Ready to Ignore the People

By Jan Ting November 2014

Philadelphia Inquirer, November 18, 2014

President Obama knows an executive immigration amnesty would be illegal and unconstitutional, but he's going to do it anyway.

The president says that since Congress refuses to enact a so-called immigration reform bill that he wants, he has no choice but to proceed unilaterally with an executive order providing amnesty to immigration-law violators.

But Obama has repeatedly and publicly acknowledged that for him to unilaterally issue an executive immigration amnesty would be illegal and unconstitutional. He's a lawyer who has taught constitutional law at a law school, but he's about to act lawlessly and unconstitutionally anyway.

Let's look at what he has said in the past:

March 28, 2011, interview with Univision: "With respect to the notion that I can just suspend deportations through executive order, that's just not the case. ... There are enough laws on the books by Congress that are very clear in terms of how we have to enforce our immigration system that for me to simply through executive order ignore those congressional mandates would not conform with my appropriate role as president."

July 25, 2011, speech to La Raza: "Now, I know some people want me to bypass Congress and change the laws on my own. And believe me, right now dealing with Congress — believe me — believe me, the idea of doing things on my own is very tempting. I promise you. Not just on immigration reform. But that's not how — that's not how our system works. That's not how our democracy functions. That's not how our Constitution is written."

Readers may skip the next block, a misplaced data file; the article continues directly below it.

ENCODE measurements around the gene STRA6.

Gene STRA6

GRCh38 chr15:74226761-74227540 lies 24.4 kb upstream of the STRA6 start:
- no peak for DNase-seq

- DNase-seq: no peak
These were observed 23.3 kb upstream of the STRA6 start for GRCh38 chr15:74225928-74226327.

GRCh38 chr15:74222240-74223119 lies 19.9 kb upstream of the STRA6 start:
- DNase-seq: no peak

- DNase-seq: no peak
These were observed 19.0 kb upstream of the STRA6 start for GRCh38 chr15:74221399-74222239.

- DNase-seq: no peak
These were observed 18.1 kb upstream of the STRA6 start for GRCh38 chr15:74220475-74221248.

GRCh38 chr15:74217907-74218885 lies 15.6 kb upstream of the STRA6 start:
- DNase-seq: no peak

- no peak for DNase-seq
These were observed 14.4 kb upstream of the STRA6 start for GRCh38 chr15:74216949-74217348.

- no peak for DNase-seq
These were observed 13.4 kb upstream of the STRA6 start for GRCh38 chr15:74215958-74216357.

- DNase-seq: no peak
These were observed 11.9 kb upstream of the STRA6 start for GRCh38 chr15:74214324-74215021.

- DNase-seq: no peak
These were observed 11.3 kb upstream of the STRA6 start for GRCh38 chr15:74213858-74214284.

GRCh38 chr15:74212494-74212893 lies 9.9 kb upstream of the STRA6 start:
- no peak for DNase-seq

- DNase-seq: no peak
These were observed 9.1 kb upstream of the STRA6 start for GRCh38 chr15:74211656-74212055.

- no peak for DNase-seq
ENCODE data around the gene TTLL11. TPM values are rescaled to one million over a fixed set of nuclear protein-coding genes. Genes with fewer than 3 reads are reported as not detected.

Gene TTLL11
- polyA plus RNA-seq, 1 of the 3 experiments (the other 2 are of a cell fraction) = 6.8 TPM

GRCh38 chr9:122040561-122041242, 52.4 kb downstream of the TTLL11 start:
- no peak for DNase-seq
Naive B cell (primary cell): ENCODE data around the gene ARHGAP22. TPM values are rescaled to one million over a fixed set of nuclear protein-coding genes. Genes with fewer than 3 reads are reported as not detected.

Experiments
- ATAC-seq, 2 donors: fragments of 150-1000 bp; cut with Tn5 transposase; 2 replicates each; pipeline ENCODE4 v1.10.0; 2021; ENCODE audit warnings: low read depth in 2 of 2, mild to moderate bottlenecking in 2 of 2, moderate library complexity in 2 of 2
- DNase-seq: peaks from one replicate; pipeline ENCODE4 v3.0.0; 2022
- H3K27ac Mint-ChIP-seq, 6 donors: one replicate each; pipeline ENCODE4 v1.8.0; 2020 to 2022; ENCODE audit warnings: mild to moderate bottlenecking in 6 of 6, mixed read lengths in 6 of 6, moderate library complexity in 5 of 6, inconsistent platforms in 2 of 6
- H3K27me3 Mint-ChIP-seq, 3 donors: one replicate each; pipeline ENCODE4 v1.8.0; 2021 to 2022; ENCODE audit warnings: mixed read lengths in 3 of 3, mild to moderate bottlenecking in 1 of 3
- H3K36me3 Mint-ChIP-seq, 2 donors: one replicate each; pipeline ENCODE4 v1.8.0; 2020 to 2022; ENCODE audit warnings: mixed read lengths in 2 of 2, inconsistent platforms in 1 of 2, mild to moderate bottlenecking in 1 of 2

Sept. 28, 2011, Hispanic Roundtable at the White House: "I just have to continue to say this notion that somehow I can just change the laws unilaterally is just not true. We are doing everything we can administratively. But the fact of the matter is there are laws on the books that I have to enforce. And I think there's been a great disservice done to the cause of getting the Dream Act passed and getting comprehensive immigration passed by perpetrating the notion that somehow, by myself, I can go and do these things. It's just not true. ... We live in a democracy. You have to pass bills through the legislature, and then I can sign it."

June 16, 2013, interview with Univision: Question: If this bill failed on the House of Representatives, will you, can you actually use your executive power to legalize these 11 million people? Obama: "Probably not. I think that it is very important for us to recognize that the way to solve this problem has to be legislative."

November 25, 2013, Betty Ann Ong Chinese Recreation Center, San Francisco: "If, in fact, I could solve all these problems without passing them through Congress, I would do so. But we're also a nation of laws."

The American people spoke through the ballot box on November 4, defeating many of Obama's Democratic allies who had voted for his failed immigration amnesty bill, including Sens. Kay Hagan of North Carolina, Mark Pryor of Arkansas, Mark Udall of Colorado, and Mark Begich of Alaska, with Mary Landrieu of Louisiana apparently headed for defeat in a runoff. Voters also replaced Democratic senators who voted for Obama's amnesty bill with new Republicans in Iowa, Montana, South Dakota, and West Virginia. Besides giving control of the U.S. Senate to Republicans, the people also expanded the GOP majority in the U.S. House by 12 seats.

An executive immigration amnesty would be a petulant and unconstitutional response to the election, one that simply ignores the will of the American people.